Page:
“A Christmas Carol”
written by Charles Dickens
directed by Steve Scott
at Goodman Theatre, 170 N. Dearborn, Chicago, IL 60640
Showtimes: Dec. 7 through Dec. 31
Running time: 2 hours
Contact: 312-443-3800 or goodmantheatre.org
“A Christmas Carol” is a timeless holiday favorite that follows Ebenezer Scrooge as he rediscovers the meaning of Christmas. A bitter, isolated old man who has lost touch with humanity, Scrooge receives the opportunity to learn from his past.
The Goodman Theatre’s interpretation of “A Christmas Carol” is impressive and extremely heart-warming. The director’s concept remains true to the playwright’s intent and is executed beautifully. The ensemble cast singing “We Wish You a Merry Christmas” is the best part and starts the play off on the right note.
The color-blind casting adds a refreshing element to an otherwise well-known production, but what ties everything together is the lead actor. Larry Yando’s brilliantly portrays Scrooge, bringing a new depth and vulnerability to the role. Scrooge starts as the least amicable character, but he becomes lovable and the transformation is absolutely tear-jerking.
The Ghost of Christmas Present, played by Penelope Walker, also makes a lasting impression. She truly embodies the spirit of Christmas present. Her costume is an elaborate red dress with gold glitter detailing that epitomizes a beautifully wrapped Christmas gift with a gigantic gold bow on top. Even Walker’s voice is warm and comforting, like sitting by the fireplace drinking peppermint hot chocolate.
All the actors are talented, but Tiny Tim’s performance disappoints. The entire play revolves around his life and how Scrooge should be grateful for what he has. When it comes time for Tiny Tim (Roni Akurati) to deliver his lines, the child actor falls short. His delivery is clear and precise but lacks true emotion. Another weak area: The Ghost of Christmas Past’s voice is distorted, as if she is using autotune. This unnecessary effect takes away from the true purpose of her visit to Scrooge.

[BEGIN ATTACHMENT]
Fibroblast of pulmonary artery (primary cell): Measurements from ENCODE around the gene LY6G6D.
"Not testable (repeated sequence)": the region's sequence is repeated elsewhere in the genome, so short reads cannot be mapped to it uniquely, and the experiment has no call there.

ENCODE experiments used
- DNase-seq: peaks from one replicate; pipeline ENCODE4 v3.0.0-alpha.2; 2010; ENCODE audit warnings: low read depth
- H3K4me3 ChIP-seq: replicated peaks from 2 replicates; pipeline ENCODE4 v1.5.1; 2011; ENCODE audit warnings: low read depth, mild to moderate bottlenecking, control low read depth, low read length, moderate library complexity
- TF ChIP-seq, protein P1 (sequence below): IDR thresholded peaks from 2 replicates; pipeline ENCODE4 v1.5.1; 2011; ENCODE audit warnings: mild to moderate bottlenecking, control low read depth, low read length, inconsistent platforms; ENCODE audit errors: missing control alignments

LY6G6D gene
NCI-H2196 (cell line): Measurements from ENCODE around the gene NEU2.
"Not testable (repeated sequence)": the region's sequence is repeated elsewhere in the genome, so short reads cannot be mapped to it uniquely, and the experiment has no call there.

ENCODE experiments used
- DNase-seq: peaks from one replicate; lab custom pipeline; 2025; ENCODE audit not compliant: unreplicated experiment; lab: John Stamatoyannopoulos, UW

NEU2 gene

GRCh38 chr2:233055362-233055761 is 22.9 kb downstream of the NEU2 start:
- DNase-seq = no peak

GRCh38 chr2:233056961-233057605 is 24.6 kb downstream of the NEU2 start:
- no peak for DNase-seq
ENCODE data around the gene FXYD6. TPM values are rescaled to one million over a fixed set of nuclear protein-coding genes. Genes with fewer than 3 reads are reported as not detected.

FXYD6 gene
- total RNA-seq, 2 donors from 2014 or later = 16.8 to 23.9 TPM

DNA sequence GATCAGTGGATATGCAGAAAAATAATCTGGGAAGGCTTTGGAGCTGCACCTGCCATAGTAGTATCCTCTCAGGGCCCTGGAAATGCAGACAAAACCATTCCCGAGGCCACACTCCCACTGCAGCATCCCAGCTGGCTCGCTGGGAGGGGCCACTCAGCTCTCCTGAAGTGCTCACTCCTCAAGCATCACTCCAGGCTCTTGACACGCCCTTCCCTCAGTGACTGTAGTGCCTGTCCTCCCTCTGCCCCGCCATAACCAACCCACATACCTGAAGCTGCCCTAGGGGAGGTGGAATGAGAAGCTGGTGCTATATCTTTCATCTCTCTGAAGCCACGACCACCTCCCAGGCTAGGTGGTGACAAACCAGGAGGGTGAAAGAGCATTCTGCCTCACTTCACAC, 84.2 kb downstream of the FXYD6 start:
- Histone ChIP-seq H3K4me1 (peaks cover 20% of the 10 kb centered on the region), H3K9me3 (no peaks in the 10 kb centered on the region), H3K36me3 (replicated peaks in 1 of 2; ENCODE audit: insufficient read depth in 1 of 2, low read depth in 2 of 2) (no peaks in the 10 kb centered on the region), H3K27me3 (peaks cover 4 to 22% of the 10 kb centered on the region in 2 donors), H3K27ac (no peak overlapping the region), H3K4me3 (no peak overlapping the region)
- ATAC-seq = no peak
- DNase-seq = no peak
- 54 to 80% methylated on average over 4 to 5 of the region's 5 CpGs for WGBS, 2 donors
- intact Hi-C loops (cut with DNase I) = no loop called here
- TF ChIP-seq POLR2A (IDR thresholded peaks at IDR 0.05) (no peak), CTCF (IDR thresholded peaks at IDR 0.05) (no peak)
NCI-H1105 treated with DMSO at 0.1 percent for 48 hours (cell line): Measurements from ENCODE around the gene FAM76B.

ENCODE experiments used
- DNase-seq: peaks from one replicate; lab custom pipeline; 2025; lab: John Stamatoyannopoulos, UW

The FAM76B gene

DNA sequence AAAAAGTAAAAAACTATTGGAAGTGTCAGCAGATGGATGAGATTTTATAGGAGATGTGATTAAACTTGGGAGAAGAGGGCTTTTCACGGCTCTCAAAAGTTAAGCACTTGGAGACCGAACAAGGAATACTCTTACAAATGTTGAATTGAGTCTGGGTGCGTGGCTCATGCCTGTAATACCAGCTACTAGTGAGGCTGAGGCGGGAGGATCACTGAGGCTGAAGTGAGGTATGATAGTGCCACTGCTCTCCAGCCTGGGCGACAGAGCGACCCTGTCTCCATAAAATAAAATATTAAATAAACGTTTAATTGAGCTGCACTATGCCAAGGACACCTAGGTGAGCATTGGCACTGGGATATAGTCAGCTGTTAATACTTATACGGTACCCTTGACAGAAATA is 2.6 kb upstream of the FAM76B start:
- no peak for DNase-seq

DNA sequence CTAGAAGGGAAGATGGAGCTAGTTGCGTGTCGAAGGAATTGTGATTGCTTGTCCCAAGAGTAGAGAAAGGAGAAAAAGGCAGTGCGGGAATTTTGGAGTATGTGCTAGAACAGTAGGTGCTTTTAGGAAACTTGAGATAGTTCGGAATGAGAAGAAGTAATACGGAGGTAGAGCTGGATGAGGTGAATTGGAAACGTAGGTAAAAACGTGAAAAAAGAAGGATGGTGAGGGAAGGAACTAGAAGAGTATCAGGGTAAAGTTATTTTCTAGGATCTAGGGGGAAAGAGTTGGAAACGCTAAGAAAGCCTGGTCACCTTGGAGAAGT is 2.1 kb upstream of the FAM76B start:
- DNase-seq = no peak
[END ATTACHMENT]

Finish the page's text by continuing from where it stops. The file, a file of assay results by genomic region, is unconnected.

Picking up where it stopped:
Although appropriate for viewers of all ages, there are some scary moments in this production. Nathan Hosner’s depiction of Jacob Marley, Scrooge’s old business partner, is haunting and frightening. His costume and makeup help add drama.
The set is clever as well as beautiful, especially Scrooge’s dark, cold, damp and musty bedroom. The movable set and props help the audience distinguish between different scenes. The play is a good length with an intermission, but the pacing is slow and drags at times.
Although “A Christmas Carol” is mostly a drama, little jokes are scattered throughout the play. Yando provides most of the comic relief. He often exaggerates his actions, which is funny, but his former mean self is also the butt of many jokes.
Christmas has unfortunately become a holiday centered around the exchange of materialistic objects. “A Christmas Carol” is a subtle reminder of the true meaning of Christmas and holiday spirit, and a perfect way to begin the holiday season.